Dispute resolution is a social phenomenon highly dependent on the particular cultural and social influences. Since Myanmar had been in isolation for a few decades, academic studies about Myanmar in general are very limited.
Myanmar’s national culture is largely derived from the country’s traditions and influences from Buddhism. Prioritising interpersonal relationships, upholding tenderness and modesty, as well as stressing on caring for others, these elements of Burmese culture profoundly shape the preferences towards the procedures and goals of dispute resolution.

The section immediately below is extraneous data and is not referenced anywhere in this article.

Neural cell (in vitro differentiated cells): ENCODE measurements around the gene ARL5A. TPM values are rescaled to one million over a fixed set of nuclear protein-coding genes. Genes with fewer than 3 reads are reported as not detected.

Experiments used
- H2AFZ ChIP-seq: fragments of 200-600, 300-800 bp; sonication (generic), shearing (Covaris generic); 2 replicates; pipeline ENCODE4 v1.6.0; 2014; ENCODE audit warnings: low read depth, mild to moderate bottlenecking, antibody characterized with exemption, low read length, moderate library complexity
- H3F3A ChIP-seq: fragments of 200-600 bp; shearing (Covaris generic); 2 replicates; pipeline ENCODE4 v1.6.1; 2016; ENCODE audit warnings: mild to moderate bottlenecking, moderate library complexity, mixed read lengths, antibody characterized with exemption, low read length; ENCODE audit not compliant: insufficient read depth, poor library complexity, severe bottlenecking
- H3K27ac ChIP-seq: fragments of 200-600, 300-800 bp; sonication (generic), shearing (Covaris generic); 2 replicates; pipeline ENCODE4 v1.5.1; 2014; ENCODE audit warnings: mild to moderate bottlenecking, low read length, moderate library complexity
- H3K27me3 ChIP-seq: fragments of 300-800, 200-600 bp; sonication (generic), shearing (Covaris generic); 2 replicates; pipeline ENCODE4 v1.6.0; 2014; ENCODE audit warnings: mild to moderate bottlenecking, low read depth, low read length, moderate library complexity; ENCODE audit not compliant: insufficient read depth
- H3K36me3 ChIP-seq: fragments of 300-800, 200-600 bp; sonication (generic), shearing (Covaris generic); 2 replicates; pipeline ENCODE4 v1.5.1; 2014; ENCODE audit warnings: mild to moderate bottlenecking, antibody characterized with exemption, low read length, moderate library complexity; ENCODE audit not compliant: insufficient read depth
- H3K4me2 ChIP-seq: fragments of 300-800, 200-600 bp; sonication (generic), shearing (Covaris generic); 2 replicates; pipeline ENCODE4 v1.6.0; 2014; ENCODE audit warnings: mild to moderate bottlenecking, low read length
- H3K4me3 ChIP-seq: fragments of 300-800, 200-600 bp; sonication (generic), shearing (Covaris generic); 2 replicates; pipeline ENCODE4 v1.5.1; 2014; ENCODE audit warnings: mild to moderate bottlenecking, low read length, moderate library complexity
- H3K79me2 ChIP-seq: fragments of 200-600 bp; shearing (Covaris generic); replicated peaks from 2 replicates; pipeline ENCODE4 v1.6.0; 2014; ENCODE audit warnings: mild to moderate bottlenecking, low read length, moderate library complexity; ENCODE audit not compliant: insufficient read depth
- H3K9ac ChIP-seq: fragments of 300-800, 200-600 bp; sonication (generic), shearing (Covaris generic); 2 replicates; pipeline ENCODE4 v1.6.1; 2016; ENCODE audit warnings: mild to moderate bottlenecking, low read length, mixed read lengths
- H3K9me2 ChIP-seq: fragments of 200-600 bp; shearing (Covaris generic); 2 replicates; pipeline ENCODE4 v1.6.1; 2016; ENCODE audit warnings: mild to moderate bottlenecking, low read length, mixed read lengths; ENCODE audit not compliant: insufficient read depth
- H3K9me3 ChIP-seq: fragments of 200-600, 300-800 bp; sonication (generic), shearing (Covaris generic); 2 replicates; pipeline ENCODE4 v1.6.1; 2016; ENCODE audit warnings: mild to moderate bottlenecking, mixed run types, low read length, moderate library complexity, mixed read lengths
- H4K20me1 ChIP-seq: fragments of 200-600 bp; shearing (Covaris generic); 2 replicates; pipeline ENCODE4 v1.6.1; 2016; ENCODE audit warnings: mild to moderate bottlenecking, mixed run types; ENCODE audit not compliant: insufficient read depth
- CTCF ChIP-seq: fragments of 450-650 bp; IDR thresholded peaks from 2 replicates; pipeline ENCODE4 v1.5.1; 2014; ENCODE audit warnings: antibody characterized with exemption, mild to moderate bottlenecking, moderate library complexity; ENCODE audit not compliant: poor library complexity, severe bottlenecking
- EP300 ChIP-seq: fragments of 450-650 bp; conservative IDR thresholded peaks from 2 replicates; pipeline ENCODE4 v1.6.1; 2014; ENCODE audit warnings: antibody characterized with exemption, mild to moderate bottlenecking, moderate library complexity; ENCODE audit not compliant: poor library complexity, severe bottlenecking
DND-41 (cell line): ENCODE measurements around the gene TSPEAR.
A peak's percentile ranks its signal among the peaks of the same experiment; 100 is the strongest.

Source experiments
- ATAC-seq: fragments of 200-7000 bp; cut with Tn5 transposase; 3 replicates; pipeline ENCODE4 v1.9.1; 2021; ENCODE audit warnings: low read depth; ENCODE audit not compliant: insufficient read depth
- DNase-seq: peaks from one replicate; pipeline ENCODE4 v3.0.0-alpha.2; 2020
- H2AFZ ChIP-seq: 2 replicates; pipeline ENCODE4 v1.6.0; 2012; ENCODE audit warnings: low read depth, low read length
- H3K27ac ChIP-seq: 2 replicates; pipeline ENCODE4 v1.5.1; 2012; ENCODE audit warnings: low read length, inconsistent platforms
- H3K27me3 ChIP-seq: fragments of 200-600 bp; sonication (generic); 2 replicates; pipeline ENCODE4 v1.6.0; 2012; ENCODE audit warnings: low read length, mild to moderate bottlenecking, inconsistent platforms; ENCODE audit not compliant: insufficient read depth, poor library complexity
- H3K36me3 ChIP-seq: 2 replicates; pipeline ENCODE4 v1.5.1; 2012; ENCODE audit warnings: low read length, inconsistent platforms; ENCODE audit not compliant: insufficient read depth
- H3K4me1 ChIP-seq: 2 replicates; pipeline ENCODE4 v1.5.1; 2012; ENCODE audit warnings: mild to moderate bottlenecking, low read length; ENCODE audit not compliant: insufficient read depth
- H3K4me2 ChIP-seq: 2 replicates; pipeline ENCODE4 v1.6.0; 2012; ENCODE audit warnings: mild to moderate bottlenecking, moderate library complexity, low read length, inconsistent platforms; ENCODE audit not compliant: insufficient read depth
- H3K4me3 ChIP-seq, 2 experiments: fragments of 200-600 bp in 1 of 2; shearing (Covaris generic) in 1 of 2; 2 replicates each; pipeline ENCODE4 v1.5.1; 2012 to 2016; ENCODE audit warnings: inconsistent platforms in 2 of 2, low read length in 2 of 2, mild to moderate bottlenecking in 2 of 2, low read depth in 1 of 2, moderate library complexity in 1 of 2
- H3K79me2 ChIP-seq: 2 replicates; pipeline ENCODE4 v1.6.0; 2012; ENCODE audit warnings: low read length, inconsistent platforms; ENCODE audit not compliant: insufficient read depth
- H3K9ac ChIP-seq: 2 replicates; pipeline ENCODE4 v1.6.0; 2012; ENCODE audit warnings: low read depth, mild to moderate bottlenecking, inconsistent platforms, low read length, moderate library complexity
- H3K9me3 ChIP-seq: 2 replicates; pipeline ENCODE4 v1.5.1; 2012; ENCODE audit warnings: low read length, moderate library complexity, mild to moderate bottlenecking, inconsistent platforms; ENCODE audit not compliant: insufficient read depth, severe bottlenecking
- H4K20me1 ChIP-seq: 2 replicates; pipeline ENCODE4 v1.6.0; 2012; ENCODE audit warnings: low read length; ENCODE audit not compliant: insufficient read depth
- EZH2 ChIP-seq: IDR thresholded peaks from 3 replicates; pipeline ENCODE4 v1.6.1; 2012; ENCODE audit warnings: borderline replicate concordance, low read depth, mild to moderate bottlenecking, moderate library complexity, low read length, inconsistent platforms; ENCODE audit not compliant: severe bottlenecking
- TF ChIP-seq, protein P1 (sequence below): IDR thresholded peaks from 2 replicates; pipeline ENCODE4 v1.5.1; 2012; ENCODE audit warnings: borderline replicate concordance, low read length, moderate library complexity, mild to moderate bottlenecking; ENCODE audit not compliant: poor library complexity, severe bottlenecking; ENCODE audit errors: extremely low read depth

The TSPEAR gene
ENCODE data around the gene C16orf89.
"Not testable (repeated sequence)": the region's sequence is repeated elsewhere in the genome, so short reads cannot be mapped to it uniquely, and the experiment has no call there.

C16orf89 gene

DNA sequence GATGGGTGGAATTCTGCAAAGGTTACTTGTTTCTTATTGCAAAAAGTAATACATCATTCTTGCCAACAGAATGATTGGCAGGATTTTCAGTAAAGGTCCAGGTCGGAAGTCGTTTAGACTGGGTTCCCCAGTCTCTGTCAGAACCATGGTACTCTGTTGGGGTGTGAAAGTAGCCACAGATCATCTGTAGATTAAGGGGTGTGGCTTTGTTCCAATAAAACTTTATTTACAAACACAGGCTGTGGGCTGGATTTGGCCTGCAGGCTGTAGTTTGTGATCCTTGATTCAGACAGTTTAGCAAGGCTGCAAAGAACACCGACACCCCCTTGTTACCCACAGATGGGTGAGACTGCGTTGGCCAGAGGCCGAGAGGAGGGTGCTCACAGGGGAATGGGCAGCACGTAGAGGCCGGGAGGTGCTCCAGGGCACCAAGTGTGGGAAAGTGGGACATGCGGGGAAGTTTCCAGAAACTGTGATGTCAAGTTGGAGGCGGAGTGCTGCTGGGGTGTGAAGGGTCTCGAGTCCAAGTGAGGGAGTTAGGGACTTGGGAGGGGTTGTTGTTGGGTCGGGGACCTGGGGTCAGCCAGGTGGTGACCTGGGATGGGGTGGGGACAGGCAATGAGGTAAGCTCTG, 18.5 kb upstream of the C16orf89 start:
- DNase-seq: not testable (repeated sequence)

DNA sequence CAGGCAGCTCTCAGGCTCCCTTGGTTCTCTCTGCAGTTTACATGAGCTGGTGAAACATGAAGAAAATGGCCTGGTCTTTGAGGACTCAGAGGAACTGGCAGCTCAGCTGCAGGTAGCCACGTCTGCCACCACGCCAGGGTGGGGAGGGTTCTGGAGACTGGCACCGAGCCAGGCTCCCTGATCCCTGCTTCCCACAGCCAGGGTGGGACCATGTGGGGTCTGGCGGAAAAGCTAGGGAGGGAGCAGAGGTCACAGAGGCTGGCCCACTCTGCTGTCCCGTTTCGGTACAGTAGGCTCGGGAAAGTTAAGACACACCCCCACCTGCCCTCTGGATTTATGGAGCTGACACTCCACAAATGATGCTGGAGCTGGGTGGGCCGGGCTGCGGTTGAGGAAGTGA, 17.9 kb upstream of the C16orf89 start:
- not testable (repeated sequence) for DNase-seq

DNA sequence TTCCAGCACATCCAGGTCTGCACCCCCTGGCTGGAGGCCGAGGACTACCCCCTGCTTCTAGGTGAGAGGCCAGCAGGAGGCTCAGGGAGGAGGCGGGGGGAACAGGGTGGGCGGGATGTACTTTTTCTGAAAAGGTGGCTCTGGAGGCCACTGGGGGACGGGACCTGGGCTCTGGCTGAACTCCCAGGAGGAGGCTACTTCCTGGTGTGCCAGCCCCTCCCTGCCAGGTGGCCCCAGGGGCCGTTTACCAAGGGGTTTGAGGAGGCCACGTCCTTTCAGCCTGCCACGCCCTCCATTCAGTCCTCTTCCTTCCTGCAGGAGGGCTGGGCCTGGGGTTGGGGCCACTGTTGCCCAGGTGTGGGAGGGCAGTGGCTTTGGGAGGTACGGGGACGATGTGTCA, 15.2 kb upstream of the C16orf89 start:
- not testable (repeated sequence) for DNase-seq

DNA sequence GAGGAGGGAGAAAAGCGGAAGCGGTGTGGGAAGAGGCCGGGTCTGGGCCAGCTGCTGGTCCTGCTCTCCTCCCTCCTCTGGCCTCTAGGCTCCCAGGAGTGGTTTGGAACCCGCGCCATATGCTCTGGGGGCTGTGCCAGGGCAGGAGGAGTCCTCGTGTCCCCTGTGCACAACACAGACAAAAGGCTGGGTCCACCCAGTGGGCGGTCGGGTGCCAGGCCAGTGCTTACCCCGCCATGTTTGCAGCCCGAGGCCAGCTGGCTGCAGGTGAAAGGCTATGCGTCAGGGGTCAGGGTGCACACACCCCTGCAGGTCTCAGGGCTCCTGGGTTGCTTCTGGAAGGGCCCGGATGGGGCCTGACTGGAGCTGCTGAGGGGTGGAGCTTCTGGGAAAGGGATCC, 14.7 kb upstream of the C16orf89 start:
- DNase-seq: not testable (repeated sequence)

The Burmese people embrace a code of social behaviour based on anade, a term that can roughly be understood as ‘saving face’. To avoid getting shamed for inappropriate behaviours and losing face, Burmese people tend to show respect and give greater concern for the feelings of others, while scrutinising their own speech and actions to not cause trouble and make others lose face. Harmony, the desired outcome, is achieved when people minimise conflicts and confrontations by moving away from self-centredness to empathise with others.
It is possible that the characteristics of anade, which share similarities with other Asian cultures, may drive many Burmese people away from litigious and rigid means of dispute resolution, and drive them towards more non-contentious alternatives.